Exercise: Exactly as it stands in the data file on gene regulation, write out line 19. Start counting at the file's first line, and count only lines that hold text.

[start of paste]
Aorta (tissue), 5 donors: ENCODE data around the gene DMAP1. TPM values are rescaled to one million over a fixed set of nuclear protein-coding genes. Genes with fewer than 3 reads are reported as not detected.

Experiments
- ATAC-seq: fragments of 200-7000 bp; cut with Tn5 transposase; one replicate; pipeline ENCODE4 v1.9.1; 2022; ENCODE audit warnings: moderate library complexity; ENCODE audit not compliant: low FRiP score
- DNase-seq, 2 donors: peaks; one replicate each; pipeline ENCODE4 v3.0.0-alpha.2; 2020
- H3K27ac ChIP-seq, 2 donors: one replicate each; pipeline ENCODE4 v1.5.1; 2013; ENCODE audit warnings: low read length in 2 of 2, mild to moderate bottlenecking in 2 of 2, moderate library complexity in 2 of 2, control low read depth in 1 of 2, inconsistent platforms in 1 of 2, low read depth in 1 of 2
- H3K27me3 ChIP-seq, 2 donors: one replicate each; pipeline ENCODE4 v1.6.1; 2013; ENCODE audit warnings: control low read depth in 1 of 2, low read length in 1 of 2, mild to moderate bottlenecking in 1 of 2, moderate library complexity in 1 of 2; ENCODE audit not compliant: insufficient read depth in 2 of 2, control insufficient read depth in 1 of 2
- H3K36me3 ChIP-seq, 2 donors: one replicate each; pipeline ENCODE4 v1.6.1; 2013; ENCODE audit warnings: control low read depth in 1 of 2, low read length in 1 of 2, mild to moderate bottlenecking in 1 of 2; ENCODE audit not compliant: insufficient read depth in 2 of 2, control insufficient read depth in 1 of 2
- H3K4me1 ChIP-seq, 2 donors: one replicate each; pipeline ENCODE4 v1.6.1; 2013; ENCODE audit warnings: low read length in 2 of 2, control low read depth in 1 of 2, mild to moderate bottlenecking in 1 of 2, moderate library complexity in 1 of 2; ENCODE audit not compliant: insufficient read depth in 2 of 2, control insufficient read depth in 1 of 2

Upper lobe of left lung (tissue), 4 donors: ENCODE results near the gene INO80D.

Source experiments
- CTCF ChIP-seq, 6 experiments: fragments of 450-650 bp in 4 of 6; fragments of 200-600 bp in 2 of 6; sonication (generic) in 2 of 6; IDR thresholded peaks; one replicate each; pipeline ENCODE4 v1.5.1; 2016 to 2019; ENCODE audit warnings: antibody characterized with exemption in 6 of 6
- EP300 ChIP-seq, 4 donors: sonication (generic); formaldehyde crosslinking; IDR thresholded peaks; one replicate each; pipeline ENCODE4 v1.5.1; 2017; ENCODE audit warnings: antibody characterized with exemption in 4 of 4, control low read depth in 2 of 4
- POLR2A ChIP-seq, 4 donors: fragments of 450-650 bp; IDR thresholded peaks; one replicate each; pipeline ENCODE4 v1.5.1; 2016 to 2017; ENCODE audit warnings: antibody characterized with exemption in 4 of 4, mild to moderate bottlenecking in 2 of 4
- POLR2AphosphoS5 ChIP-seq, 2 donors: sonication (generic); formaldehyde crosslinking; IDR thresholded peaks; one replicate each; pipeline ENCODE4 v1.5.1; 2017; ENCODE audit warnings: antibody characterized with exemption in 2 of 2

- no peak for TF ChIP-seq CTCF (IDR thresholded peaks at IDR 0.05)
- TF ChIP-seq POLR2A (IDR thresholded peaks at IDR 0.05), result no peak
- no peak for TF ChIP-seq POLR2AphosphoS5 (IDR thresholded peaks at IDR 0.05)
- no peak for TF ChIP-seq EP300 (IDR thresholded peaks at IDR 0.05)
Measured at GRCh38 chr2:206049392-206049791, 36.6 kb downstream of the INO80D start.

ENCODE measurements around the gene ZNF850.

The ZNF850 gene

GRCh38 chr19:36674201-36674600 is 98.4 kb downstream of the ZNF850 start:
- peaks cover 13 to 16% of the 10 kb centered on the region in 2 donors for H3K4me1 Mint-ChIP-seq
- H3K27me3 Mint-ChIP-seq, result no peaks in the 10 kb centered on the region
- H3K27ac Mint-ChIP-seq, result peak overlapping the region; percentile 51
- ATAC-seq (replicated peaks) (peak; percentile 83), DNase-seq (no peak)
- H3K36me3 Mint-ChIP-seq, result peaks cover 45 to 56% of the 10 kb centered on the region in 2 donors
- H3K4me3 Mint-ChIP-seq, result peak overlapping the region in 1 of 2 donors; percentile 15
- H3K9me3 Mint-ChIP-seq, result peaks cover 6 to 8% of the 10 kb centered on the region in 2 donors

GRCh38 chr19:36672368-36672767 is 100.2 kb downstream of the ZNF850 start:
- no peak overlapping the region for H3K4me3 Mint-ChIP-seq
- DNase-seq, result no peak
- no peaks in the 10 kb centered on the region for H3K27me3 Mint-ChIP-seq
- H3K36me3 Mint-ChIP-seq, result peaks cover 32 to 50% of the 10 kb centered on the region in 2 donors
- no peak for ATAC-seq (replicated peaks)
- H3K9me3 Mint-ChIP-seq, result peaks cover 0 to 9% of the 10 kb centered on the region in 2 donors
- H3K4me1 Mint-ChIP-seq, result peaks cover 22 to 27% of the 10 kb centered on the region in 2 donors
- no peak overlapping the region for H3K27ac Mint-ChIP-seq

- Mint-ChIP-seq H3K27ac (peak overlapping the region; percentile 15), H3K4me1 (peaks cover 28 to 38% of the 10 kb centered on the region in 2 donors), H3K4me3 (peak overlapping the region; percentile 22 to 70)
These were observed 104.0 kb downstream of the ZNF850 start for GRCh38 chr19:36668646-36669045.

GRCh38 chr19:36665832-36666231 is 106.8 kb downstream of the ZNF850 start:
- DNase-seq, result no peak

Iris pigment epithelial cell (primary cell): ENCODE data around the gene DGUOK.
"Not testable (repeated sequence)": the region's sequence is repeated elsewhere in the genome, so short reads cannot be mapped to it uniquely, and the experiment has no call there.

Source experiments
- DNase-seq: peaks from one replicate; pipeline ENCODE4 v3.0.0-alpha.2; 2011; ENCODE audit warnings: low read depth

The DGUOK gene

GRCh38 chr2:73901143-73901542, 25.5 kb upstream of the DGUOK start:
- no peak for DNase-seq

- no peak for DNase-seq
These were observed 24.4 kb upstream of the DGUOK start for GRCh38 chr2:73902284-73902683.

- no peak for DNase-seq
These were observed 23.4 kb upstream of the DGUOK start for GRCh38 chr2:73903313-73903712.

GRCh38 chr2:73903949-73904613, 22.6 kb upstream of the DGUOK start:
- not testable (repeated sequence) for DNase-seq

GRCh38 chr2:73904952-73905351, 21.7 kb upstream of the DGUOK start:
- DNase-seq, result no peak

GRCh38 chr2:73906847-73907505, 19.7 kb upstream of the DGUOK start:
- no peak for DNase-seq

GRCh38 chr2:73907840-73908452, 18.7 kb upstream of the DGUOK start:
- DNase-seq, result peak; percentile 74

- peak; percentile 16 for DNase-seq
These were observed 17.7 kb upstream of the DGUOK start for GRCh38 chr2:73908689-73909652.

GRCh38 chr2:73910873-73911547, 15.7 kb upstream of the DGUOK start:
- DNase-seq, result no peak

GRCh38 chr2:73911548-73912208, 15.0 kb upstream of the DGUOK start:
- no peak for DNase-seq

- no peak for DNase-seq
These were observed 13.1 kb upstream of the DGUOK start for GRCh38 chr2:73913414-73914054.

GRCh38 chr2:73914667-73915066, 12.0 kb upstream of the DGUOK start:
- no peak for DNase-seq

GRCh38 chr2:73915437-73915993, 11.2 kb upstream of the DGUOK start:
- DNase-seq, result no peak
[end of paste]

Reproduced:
Measured at GRCh38 chr2:206049392-206049791, 36.6 kb downstream of the INO80D start.